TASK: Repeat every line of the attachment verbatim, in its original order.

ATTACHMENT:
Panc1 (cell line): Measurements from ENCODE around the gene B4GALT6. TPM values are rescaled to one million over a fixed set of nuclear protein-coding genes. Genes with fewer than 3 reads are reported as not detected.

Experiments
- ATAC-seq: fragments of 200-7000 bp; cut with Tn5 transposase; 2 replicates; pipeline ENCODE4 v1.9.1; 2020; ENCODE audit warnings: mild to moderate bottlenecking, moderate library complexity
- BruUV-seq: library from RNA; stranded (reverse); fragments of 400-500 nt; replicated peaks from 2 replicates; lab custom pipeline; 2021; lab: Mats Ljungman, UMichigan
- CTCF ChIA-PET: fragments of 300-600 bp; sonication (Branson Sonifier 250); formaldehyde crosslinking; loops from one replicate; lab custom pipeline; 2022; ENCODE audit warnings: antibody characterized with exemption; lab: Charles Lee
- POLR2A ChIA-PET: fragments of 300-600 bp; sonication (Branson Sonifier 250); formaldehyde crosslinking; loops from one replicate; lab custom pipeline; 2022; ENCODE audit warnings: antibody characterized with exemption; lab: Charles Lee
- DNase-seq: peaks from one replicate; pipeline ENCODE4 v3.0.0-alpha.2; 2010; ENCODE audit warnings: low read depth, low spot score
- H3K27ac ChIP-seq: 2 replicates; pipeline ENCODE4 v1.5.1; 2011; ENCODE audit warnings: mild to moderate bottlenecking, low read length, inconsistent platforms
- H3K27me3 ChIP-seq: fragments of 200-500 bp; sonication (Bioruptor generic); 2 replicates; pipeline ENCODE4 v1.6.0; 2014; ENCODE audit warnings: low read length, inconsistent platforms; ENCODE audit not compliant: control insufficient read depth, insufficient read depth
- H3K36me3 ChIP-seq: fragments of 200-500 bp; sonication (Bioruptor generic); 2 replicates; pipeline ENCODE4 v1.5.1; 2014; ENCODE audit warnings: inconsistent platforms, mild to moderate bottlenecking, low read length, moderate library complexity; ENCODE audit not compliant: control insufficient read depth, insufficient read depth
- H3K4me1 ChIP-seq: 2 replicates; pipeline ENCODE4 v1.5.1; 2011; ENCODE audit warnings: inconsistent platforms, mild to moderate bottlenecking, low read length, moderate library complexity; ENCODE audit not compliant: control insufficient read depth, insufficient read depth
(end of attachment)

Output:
Panc1 (cell line): Measurements from ENCODE around the gene B4GALT6. TPM values are rescaled to one million over a fixed set of nuclear protein-coding genes. Genes with fewer than 3 reads are reported as not detected.

Experiments
- ATAC-seq: fragments of 200-7000 bp; cut with Tn5 transposase; 2 replicates; pipeline ENCODE4 v1.9.1; 2020; ENCODE audit warnings: mild to moderate bottlenecking, moderate library complexity
- BruUV-seq: library from RNA; stranded (reverse); fragments of 400-500 nt; replicated peaks from 2 replicates; lab custom pipeline; 2021; lab: Mats Ljungman, UMichigan
- CTCF ChIA-PET: fragments of 300-600 bp; sonication (Branson Sonifier 250); formaldehyde crosslinking; loops from one replicate; lab custom pipeline; 2022; ENCODE audit warnings: antibody characterized with exemption; lab: Charles Lee
- POLR2A ChIA-PET: fragments of 300-600 bp; sonication (Branson Sonifier 250); formaldehyde crosslinking; loops from one replicate; lab custom pipeline; 2022; ENCODE audit warnings: antibody characterized with exemption; lab: Charles Lee
- DNase-seq: peaks from one replicate; pipeline ENCODE4 v3.0.0-alpha.2; 2010; ENCODE audit warnings: low read depth, low spot score
- H3K27ac ChIP-seq: 2 replicates; pipeline ENCODE4 v1.5.1; 2011; ENCODE audit warnings: mild to moderate bottlenecking, low read length, inconsistent platforms
- H3K27me3 ChIP-seq: fragments of 200-500 bp; sonication (Bioruptor generic); 2 replicates; pipeline ENCODE4 v1.6.0; 2014; ENCODE audit warnings: low read length, inconsistent platforms; ENCODE audit not compliant: control insufficient read depth, insufficient read depth
- H3K36me3 ChIP-seq: fragments of 200-500 bp; sonication (Bioruptor generic); 2 replicates; pipeline ENCODE4 v1.5.1; 2014; ENCODE audit warnings: inconsistent platforms, mild to moderate bottlenecking, low read length, moderate library complexity; ENCODE audit not compliant: control insufficient read depth, insufficient read depth
- H3K4me1 ChIP-seq: 2 replicates; pipeline ENCODE4 v1.5.1; 2011; ENCODE audit warnings: inconsistent platforms, mild to moderate bottlenecking, low read length, moderate library complexity; ENCODE audit not compliant: control insufficient read depth, insufficient read depth